>> Thursday, February 04, 2010
(Note: it’s been a few years since I’ve used Total Immersion [TI], so I might get some small details wrong. And I don’t have our TI kit in front of me as I’m writing this, so I might get some bigger details wrong. My apologies. God help me.)
Pharmie (my wife) got into triathlons in 2004. My attitude was always “Good for you, but you’ll never get me swimming like that. So I’ll cheer for you, but don’t try to push me into this.” She did an Olympic Distance tri in 04 and 05, and her sister and I cheered her along.
In December of 2005, she was going to “re-teach” herself how to swim. She bought a “Total Immersion” kit, which included a book, a DVD, and waterproof flashcards to take to the pool. With no pressure from my lovely wife, I said something like “You know, I think I’d be up for going through this program with you... and then trying a triathlon next summer...”
Pharmie read the book. We sat down and watched 1 section of the DVD each time before heading to the pool to work on that specific drill. (Each section of the DVD was only about 3-6 minutes long.) She would give me the theory behind that movement or drill from the book (I skimmed parts of the book, but never read it cover-to-cover).
Doing this with a partner was GREAT! In the pool, we could watch each other’s form and yank each other’s body around saying “...but it looked more like THIS in the DVD...”
We spent 15-40 minutes at the pool for each drill. There were around 15 drills (maybe 14, maybe 16, but close to 15). I did NOT rush it: if I was on drill 3, I’d do a quick lap of drill 1, another lap of drill 2, and then move on to the new movement. Sometimes, I’d spend 2 or 3 days at the pool working on 1 drill until it felt more natural. I REALLY took my time. I think Pharmie wanted to go faster, but I wanted to really “get” each step before moving on.
For newbies, it’s great because you don’t actually put your face into the water until around step 5. Before that, you’re on your back the entire time. And even for a few steps after that, your face goes in and out of the water, but you’re not face-down for long.
I got to the final drill, but I didn’t master that. It was how to breathe. Yeah, kinda a big one. So I did my first Oly, my first sprint, my first half IM, and my first full IM doing this: 3 strokes, quick breath, 4 strokes, roll to my back for 2 quick breaths, repeat. Swimming like that, I was SLOW, but it was easy. Here were my swim splits for 3 out of those 4 races:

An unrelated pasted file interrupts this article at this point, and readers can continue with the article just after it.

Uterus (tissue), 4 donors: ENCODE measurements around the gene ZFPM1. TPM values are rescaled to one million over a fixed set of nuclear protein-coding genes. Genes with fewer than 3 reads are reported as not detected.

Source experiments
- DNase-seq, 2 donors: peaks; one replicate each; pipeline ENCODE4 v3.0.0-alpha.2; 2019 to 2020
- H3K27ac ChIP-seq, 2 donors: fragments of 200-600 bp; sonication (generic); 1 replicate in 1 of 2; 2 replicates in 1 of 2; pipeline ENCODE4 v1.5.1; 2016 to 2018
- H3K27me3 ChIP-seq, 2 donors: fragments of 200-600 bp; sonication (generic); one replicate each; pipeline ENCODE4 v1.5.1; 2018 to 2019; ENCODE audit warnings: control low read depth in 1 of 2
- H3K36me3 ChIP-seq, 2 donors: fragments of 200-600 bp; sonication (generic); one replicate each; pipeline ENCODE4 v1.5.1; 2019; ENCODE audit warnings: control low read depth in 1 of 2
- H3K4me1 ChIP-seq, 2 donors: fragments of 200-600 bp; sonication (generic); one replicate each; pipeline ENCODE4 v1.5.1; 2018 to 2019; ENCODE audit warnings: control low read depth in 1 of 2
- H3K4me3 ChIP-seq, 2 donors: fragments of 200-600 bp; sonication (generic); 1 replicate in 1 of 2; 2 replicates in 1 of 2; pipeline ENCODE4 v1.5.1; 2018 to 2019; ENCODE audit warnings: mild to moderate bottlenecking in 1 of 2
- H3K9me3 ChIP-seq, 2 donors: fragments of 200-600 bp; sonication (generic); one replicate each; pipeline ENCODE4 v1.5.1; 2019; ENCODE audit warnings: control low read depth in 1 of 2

- Oly, 2006: 42:25 (my first triathlon)
- Half IM, 2007: 44:35
- IM, 2007: 1:29:10
Notice in that half IM and full IM, that I had 1 pace: my full IM swim is EXACTLY double the time of my half IM swim! To the SECOND!
I mastered my breathing with the help of Andrea, the swim coach at the Y. I met with her twice, and she got me the rest of the way. Last year, my half IM swim at IM 70.3 NO was 37:53 (38:44 officially, once I got “stripped” and ran up the beach to the timing mat). And my 2 Olys were 28:07 and 29:38. So I’m still a pretty average swimmer, but I’m working on that speed.
I really couldn’t have started swimming without TI. You can’t just “figure out” swimming without some instruction. TI got me comfortable. It taught me to be smooth in the water. It taught me to “shoot” into the water better when I want to go faster, and that pulling and kicking harder will just tire me out.
Here’s a video of a BT member taking a TI class. (You can take a TI class that usually last 2-3 days and is usually around $500.) Here you can see a BIG change from day 1 to day 2, and even more improvement by day 3:
Direct link: http://www.youtube.com/watch?v=shOM8BunXCM
Total Immersion for someone just learning how to swim: Grade of A. You’ll get comfortable in the water. You won’t be freaking out. You’ll be slow, but with a little work, you’ll be able to go forever. Really. And as a beginner, the thought of just being able to go for a long time seems impossible.
Total Immersion for an “intermediate” swimmer: Grade of B-. It will be helpful to master some of the drills. You’ll be able to cruise through some of the first sets of drills. But (at least initially) it won’t make you faster. Smoother? Yes. More comfortable? Yes. But not necessarily faster.
Have you used Total Immersion? Has a close friend used it? What do you think? And don't forget to check back at 2 am and 2 pm every day this week for more “Does It Work” posts. Click on the “Does It Work” tag to see all posts in this mini-series.
BTW, tomorrow I'm doing my normal "Friday Funny" post, but I'm going to do 2 of them (at 2 am and 2 pm like I've been doing) that will still fit in the "Does It Work" week of posts. But they'll be lighter / funnier than most of these (but still very true). So check back!